African Tech Startups And The Fourth Industrial Revolution

Written by Staff

A Fourth Industrial Revolution is underway and this time, Africa is a part of it. African tech startups are part of a digital revolution that has the power to transform employment, industries, economies and relationships.

The First and Second Industrial Revolutions swept the Western world. It was not until the Third Industrial Revolution expanded information technology that African lives were truly changed and reliance on traditional employment started to decline. In contrast to its predecessors, the Fourth Industrial Revolution is unfolding at an exponential rather than a linear pace.

From The Market Mogul. Story by James Lambert.

Today, the transformative power of technology should be viewed as an opportunity for innovation and the development of skills for enabling wide scale change rather than a ‘magic bullet’ for a nation’s problems. Nonetheless, this shift will support Africa’s transition from the margins to the mainstream of the global economy and lead to the emergence of a blossoming ecosystem of entrepreneurs, tech ventures and innovation hubs.

The Rise of Silicon Savannah

It is widely accepted that Africa’s tech movement has its origins in Kenya, hence the moniker ‘Silicon Savannah’ for Nairobi. This is due to a dynamic combination of factors and coincidences, namely, the emergence of mobile money and a global crowdsourcing app, Africa’s tech incubator model and a genuine government commitment to ICT policy.

The Emerging African Tech Landscape

As notorious as it has become, Silicon Savannah only represents a share of Sub-Saharan Africa’s tech scene. Research led by the authors of ‘The Next Africa’ highlight the existence of over 200 African innovation hubs, 3,500 new tech-related ventures and over $1bn in Venture Capital towards a pan-African development of start-up entrepreneurs.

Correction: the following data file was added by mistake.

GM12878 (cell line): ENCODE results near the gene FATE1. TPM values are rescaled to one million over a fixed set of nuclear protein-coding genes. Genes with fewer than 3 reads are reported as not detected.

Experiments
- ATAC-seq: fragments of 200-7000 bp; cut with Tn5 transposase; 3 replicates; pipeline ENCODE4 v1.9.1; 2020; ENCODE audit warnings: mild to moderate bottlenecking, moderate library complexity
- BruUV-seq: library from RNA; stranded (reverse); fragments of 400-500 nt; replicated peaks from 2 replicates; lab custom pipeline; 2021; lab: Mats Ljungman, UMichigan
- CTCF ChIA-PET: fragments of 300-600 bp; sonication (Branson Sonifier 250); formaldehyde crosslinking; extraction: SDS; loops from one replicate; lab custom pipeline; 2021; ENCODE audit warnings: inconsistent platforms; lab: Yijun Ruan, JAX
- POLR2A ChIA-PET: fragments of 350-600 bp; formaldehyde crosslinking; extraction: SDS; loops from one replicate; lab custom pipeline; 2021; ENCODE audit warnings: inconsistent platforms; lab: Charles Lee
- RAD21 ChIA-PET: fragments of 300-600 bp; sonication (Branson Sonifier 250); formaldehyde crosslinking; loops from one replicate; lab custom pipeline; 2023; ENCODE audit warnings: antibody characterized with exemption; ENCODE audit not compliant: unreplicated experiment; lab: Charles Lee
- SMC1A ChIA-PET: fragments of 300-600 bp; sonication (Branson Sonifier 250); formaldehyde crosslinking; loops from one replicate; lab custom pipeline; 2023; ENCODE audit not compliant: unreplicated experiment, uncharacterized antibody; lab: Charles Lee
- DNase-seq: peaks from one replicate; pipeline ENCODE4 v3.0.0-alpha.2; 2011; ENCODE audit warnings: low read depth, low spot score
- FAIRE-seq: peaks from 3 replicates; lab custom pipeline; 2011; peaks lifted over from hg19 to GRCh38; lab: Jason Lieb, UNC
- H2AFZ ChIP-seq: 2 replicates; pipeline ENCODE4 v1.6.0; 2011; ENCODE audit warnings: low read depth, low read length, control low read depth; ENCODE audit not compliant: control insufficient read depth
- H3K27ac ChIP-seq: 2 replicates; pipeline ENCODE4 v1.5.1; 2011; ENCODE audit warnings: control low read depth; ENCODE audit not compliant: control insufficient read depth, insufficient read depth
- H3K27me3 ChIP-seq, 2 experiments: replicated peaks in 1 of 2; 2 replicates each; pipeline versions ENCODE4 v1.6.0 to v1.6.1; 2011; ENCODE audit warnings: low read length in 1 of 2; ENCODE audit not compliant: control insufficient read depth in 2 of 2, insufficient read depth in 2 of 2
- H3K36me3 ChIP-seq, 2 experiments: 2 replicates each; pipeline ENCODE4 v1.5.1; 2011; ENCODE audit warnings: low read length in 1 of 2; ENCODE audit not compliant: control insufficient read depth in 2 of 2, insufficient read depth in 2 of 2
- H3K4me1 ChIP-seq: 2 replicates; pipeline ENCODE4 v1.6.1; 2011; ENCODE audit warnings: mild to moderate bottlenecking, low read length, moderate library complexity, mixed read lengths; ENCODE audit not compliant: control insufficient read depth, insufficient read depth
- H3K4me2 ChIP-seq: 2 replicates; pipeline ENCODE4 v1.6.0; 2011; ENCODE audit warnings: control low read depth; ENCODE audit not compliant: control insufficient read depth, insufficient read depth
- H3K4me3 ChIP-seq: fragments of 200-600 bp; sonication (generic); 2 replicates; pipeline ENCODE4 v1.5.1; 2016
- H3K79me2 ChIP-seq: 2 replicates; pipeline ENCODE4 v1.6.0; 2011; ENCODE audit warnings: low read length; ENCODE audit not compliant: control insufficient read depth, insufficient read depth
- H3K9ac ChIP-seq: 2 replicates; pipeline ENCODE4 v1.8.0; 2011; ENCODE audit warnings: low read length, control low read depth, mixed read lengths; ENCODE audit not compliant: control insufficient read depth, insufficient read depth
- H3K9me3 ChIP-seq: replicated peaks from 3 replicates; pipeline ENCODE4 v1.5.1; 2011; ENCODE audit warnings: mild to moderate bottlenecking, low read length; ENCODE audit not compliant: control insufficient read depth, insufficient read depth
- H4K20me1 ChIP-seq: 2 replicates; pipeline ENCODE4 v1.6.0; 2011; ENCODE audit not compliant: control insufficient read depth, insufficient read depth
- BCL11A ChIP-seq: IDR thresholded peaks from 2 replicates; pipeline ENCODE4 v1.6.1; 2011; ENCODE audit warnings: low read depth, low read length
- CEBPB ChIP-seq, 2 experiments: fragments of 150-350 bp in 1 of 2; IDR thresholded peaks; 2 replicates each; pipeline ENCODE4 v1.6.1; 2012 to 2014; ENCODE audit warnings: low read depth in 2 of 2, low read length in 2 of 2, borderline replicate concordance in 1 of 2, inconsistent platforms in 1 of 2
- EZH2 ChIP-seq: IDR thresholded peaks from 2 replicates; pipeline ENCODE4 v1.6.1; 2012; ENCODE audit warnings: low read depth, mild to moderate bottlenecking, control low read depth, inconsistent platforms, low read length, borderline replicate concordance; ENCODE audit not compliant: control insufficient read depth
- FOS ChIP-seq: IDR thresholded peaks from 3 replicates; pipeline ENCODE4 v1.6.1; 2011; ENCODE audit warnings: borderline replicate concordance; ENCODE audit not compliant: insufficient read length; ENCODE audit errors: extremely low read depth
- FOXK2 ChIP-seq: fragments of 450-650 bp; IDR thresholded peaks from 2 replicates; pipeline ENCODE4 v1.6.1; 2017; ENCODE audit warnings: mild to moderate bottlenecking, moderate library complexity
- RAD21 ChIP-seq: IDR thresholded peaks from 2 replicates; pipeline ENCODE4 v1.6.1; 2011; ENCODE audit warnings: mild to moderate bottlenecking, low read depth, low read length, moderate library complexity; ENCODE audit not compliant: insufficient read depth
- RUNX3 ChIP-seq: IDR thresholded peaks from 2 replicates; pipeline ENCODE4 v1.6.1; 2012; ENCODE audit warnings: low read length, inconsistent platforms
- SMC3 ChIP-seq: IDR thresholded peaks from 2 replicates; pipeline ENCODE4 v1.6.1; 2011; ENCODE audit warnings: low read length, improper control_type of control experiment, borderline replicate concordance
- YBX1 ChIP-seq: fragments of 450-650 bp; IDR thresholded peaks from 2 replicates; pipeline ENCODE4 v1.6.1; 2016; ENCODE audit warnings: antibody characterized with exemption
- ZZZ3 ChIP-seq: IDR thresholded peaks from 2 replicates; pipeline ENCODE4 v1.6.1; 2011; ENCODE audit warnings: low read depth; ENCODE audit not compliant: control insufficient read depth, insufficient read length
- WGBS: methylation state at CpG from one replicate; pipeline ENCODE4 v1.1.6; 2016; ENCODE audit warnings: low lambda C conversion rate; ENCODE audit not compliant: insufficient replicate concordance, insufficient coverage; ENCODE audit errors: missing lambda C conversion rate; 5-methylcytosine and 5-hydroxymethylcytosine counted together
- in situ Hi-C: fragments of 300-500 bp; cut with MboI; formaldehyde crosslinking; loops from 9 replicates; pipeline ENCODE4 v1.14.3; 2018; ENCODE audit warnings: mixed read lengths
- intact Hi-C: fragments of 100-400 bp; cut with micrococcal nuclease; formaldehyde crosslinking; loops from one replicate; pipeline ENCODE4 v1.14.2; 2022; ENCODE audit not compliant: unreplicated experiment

As an illustration, Nigeria is becoming a centre for technology investment. Despite the country’s various challenges, investors and entrepreneurs remain enticed by the promise of scaling applications to Africa’s largest economy.

Venture Capital Funding

Venture capitalists willing to tap into the recent waves of technological advances on the back of the spread of mobile phones are pouring millions of dollars into local and international Africa-focused start-ups.

VC funding raised by African tech start-ups in 2016 totalled US$ 366.8m, which was up 33% from 2015. Financial inclusion and consumer services drew most of this investment.

Venture capital will not only create economic sustainability but also the technological and managerial support required for strategic and operational decision-making, which often cause new businesses to fail.

A Bright Future

According to a survey by the Emerging Markets Private Equity Association, Sub-Saharan Africa has become the most appealing emerging market for investors. The overall narrative overrides the belief that Africa is disconnected from the global economy, mired in conflict or corruption and heavily dependent on foreign direct investment.

The forthcoming revolution is driven by business, innovation and a new class of highly talented entrepreneurs. The significance of Africa’s markets, in conjunction with its savvy entrepreneurs, will mark an era in which its potential will take precedence over its challenges, and thus transform the developing continent into an entrepreneurial global powerhouse and reshape its relationship with the world.

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